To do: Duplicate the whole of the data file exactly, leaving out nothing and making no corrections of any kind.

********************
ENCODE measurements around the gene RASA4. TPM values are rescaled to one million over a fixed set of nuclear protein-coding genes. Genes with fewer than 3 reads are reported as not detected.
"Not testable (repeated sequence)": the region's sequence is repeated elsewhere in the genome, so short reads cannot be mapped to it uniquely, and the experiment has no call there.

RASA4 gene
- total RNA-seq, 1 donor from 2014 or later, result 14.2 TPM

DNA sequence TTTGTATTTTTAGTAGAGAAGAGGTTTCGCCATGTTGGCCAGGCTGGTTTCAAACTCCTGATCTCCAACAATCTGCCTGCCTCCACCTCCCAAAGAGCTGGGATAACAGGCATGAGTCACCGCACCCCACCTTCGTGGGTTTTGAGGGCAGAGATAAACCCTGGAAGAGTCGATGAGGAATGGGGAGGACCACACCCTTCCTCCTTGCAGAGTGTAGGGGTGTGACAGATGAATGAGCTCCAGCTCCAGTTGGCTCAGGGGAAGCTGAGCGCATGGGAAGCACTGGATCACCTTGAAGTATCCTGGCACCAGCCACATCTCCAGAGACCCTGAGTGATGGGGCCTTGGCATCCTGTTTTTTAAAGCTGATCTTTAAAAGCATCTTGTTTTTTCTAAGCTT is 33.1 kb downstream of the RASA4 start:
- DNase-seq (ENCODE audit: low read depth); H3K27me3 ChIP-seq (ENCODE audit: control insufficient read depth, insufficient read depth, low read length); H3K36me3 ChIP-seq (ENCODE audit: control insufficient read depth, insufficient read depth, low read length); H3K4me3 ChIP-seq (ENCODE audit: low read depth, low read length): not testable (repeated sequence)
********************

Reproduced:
ENCODE measurements around the gene RASA4. TPM values are rescaled to one million over a fixed set of nuclear protein-coding genes. Genes with fewer than 3 reads are reported as not detected.
"Not testable (repeated sequence)": the region's sequence is repeated elsewhere in the genome, so short reads cannot be mapped to it uniquely, and the experiment has no call there.

RASA4 gene
- total RNA-seq, 1 donor from 2014 or later, result 14.2 TPM

DNA sequence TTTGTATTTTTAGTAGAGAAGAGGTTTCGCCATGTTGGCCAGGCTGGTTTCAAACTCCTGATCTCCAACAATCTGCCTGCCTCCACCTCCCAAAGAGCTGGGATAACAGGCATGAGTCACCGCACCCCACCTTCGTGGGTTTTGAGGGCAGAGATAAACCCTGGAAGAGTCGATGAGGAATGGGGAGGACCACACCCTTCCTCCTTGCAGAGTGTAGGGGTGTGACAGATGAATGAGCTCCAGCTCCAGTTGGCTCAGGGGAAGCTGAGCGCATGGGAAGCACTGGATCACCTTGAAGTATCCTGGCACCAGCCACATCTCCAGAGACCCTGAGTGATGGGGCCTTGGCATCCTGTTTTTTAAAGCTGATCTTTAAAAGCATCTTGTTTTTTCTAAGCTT is 33.1 kb downstream of the RASA4 start:
- DNase-seq (ENCODE audit: low read depth); H3K27me3 ChIP-seq (ENCODE audit: control insufficient read depth, insufficient read depth, low read length); H3K36me3 ChIP-seq (ENCODE audit: control insufficient read depth, insufficient read depth, low read length); H3K4me3 ChIP-seq (ENCODE audit: low read depth, low read length): not testable (repeated sequence)